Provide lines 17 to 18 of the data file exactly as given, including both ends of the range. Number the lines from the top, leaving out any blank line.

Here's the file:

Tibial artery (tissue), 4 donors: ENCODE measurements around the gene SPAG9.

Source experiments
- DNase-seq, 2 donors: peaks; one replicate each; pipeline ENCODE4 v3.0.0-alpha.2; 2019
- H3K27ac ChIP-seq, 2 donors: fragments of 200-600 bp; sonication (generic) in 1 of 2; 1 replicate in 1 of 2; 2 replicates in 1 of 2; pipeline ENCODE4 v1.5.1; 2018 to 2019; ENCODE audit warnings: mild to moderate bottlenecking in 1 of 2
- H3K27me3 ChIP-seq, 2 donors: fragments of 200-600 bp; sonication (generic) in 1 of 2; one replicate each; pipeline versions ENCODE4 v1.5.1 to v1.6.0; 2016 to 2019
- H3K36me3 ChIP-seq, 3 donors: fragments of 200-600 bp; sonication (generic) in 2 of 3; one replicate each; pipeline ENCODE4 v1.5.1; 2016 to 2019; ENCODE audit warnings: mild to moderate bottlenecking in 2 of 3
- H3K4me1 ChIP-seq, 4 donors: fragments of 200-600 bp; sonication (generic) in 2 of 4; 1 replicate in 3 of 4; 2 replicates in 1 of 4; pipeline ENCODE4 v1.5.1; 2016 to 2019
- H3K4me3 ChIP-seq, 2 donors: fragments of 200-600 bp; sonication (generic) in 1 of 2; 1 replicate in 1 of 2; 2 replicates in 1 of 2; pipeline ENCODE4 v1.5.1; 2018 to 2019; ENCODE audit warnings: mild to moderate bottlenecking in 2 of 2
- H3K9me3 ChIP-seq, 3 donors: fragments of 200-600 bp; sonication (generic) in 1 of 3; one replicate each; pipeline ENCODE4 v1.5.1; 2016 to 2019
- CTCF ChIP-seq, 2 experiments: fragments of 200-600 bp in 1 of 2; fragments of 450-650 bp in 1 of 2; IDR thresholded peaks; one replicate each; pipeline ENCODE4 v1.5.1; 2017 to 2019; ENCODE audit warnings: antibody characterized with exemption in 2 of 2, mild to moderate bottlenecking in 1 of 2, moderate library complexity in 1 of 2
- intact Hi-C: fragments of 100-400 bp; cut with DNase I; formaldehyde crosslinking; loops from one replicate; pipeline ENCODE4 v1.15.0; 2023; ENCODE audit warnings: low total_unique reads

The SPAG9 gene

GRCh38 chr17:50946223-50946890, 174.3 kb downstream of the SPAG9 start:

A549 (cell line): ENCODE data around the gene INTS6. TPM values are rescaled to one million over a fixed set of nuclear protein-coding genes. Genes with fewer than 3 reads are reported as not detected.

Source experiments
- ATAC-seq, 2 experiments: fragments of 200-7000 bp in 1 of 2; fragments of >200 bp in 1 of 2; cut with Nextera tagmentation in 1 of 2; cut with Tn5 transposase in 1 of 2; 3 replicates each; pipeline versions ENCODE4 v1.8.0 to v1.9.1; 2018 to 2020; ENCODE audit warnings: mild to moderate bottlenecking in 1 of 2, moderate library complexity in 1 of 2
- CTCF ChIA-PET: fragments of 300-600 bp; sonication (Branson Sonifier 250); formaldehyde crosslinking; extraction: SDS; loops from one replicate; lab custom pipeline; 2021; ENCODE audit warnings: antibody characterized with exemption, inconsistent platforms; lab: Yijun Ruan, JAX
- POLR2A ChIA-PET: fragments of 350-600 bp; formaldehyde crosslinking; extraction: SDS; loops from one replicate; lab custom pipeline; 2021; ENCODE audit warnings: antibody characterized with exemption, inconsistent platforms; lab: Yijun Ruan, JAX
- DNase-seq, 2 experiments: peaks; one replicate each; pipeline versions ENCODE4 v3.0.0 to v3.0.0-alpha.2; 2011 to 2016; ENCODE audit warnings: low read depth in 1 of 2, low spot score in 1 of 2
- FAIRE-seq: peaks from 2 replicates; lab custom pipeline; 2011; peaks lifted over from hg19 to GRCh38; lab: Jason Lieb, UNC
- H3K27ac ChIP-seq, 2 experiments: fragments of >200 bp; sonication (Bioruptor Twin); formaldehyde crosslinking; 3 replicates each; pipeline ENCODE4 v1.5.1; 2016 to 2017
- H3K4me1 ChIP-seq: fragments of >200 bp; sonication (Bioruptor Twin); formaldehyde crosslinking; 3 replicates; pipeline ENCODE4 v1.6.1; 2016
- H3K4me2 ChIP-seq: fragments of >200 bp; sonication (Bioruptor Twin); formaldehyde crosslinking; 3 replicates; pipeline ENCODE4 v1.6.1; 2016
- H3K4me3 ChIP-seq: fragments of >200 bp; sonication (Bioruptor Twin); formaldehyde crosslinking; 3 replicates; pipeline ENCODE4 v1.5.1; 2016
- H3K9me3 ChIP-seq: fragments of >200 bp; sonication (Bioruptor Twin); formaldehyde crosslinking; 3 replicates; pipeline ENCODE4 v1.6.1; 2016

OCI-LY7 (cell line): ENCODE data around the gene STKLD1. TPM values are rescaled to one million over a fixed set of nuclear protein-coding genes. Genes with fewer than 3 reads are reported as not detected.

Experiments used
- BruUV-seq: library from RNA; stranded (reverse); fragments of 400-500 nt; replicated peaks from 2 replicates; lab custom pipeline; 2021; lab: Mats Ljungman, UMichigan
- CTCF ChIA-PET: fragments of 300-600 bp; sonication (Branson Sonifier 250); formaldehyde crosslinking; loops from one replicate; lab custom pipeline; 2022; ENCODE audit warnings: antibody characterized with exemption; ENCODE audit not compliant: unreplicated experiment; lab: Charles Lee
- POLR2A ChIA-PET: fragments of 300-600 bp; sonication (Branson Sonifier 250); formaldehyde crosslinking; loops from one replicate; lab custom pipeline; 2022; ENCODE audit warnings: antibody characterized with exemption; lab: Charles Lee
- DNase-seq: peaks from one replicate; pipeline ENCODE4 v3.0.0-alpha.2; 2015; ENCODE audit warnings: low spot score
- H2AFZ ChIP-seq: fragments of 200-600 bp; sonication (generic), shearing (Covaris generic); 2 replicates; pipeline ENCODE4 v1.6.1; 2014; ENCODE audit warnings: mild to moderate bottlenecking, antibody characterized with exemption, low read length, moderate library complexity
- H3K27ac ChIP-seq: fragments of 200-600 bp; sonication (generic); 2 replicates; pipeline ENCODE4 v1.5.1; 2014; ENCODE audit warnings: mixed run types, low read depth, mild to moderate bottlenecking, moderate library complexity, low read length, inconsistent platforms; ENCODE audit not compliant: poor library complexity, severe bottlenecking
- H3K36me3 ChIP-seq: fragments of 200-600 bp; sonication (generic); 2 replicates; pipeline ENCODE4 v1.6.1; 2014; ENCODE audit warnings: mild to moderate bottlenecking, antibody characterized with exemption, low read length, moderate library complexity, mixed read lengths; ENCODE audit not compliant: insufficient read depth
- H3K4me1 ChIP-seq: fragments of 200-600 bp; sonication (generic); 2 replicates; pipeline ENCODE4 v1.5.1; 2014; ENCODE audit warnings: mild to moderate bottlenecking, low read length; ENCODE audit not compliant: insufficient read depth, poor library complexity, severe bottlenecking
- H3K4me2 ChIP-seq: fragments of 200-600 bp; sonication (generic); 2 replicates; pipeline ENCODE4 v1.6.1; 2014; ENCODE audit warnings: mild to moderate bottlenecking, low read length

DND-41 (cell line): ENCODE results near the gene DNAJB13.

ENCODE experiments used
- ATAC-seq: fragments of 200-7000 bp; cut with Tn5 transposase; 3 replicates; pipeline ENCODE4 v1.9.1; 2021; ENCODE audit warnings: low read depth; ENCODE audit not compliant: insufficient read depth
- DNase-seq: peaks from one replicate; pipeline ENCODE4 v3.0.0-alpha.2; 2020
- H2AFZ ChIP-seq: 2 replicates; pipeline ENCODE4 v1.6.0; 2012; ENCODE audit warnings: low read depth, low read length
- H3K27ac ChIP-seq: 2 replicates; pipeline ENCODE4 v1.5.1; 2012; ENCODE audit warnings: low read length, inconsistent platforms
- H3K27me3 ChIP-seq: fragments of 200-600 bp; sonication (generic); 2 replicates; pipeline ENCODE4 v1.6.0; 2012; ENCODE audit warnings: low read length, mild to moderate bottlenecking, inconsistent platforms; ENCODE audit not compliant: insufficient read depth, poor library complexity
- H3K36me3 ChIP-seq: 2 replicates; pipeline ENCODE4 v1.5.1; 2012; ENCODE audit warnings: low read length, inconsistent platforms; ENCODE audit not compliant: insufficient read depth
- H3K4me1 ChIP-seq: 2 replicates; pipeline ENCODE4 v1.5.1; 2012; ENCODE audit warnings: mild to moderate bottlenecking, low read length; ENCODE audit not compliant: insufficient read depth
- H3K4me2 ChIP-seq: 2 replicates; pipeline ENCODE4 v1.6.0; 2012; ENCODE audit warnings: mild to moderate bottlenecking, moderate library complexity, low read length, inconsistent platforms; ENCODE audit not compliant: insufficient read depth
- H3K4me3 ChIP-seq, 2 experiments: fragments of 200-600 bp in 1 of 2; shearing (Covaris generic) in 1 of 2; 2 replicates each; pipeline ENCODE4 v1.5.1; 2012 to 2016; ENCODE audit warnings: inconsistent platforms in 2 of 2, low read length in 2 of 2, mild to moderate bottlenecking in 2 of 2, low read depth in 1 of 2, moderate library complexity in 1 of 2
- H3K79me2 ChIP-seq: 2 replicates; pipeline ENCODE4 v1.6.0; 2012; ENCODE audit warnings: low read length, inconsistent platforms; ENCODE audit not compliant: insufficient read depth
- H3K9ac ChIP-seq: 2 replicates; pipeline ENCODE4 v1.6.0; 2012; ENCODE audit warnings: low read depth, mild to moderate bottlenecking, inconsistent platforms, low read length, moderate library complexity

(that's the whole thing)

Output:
- CTCF ChIA-PET: fragments of 300-600 bp; sonication (Branson Sonifier 250); formaldehyde crosslinking; extraction: SDS; loops from one replicate; lab custom pipeline; 2021; ENCODE audit warnings: antibody characterized with exemption, inconsistent platforms; lab: Yijun Ruan, JAX
- POLR2A ChIA-PET: fragments of 350-600 bp; formaldehyde crosslinking; extraction: SDS; loops from one replicate; lab custom pipeline; 2021; ENCODE audit warnings: antibody characterized with exemption, inconsistent platforms; lab: Yijun Ruan, JAX